Hmm .. you use a free product, don't login to the web site and thus see ads, Google gets no value from you as a user, you over-use the account.
Right so far ... ?
Then, because you are such an important journalist, you expect Google to fix this "bug" within a few days and get back to you? You get cross that they can't respond to important people though no doubt uncaring that 2.5m other users probably also have gripes with the service but would never expect a personal response.
Facts still right?
Good, just checking I understood the ego behind this post.
Wow, Apple doesn't give you a $600 phone for free, include G3, extra user replaceable batteries, and free two years of service through ATT and you are all ready to kill Stevie boy.
But Google, promises to have a user friendly email service that allows you to never delete an email with full POP and SMTP support, and when it fails, you guys are all defending it.
I thought Apple fanbois were bad! You googlers are much worse, and dare I say it? EVIL!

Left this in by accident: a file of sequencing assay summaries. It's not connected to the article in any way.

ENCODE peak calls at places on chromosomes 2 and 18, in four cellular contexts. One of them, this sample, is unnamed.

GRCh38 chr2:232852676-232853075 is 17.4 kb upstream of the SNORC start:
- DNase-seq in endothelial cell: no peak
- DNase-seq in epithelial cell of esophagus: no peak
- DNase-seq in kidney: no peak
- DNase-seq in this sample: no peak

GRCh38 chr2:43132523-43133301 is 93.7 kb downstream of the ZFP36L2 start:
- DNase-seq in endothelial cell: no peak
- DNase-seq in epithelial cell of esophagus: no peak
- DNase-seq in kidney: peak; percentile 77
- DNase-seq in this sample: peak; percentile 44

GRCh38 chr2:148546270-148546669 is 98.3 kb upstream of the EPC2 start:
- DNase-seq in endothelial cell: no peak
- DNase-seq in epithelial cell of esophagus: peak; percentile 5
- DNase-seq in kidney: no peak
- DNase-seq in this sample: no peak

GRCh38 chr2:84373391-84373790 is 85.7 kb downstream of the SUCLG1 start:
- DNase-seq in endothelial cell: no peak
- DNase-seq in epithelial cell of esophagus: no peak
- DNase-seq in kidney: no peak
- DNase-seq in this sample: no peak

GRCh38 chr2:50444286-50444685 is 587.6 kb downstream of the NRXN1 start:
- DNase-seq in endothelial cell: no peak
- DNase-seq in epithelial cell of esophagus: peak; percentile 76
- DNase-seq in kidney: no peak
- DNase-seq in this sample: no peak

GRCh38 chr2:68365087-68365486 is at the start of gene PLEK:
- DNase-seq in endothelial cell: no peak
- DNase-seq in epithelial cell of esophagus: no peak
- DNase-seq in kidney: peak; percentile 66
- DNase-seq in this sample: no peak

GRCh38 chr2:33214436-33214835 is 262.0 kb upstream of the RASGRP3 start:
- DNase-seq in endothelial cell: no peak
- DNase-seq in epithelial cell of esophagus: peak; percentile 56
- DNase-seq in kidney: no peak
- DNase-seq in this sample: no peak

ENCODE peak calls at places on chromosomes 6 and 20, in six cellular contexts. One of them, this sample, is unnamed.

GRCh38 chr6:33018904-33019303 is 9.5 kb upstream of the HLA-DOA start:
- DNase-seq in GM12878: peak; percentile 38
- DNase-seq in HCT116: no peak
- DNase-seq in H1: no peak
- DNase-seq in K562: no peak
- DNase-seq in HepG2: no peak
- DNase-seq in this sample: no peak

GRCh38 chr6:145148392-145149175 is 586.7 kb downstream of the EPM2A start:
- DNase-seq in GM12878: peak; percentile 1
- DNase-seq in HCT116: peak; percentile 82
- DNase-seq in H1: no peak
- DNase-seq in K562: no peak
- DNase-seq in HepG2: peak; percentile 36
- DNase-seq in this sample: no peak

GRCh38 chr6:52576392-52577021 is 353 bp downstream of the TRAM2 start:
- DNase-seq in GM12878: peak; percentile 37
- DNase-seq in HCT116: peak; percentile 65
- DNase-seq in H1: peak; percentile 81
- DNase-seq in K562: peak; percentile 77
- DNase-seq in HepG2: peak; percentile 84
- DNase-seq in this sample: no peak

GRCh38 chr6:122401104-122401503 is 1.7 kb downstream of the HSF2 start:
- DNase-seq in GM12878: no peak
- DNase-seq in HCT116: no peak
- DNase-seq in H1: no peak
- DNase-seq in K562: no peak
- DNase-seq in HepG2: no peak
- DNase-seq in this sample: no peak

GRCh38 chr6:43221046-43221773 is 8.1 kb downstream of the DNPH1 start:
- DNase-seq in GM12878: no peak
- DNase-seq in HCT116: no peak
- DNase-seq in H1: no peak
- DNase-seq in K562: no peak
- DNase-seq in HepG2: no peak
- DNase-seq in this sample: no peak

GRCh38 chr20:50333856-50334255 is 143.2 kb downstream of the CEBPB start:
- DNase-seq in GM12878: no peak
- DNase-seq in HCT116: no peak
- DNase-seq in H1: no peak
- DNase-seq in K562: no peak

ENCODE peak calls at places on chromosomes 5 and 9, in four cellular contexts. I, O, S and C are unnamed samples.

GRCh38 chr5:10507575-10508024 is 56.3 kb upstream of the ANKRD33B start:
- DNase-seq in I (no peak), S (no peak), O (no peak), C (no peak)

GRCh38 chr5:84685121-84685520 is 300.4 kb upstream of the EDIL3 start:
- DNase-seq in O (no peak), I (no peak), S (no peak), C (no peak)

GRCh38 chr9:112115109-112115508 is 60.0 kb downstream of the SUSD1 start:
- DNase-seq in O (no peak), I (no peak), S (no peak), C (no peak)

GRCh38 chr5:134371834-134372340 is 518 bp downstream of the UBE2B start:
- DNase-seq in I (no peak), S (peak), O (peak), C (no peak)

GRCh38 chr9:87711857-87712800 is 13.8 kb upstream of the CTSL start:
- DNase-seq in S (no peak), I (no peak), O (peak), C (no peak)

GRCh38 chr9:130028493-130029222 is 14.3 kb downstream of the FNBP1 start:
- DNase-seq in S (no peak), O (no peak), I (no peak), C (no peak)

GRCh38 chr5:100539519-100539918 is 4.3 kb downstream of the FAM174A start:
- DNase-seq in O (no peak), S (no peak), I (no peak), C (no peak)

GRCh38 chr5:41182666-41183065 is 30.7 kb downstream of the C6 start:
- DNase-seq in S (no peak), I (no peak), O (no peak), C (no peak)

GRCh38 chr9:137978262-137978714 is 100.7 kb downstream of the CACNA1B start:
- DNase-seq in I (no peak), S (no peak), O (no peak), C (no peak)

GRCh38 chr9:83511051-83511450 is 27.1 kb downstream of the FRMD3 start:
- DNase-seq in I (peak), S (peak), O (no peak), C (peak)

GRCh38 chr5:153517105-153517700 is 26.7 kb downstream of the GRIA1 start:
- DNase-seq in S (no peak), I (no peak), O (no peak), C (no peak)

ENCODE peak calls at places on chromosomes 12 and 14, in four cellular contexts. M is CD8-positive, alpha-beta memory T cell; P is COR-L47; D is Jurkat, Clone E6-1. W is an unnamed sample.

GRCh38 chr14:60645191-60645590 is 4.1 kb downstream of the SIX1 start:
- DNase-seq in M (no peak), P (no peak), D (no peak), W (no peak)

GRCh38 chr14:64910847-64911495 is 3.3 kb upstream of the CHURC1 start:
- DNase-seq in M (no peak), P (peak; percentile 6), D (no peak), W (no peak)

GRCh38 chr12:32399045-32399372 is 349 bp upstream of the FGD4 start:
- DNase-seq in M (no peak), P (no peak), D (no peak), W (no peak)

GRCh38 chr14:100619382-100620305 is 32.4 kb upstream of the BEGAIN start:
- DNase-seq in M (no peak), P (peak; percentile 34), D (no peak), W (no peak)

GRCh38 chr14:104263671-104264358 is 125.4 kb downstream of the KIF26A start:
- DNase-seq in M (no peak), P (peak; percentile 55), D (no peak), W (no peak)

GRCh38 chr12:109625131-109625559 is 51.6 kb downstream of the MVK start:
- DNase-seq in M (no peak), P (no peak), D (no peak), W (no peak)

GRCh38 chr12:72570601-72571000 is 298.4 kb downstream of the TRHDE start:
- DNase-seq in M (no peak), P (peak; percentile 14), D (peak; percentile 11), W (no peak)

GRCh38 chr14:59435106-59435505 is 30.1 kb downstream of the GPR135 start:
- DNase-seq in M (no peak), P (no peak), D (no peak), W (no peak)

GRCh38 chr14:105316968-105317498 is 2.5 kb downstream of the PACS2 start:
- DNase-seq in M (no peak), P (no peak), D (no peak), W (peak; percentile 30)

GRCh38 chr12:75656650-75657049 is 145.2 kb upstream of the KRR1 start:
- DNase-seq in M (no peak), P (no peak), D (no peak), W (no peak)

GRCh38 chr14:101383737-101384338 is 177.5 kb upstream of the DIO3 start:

I do appreciate your perspective and your informed opinion on a lot of issues, but this really does say a lot more about you than it does Google.
I would strongly suggest an occasional stroll around the grounds of the ivory tower for a start. Once you're comfortable with that, have a wander to the village pub for a pint and talk to people.
So not only are you using your maximum allowed server space - you're using it to conduct business. Try that with any paid ISP's non-business account service and they would have turned off your account as soon as you called to complain.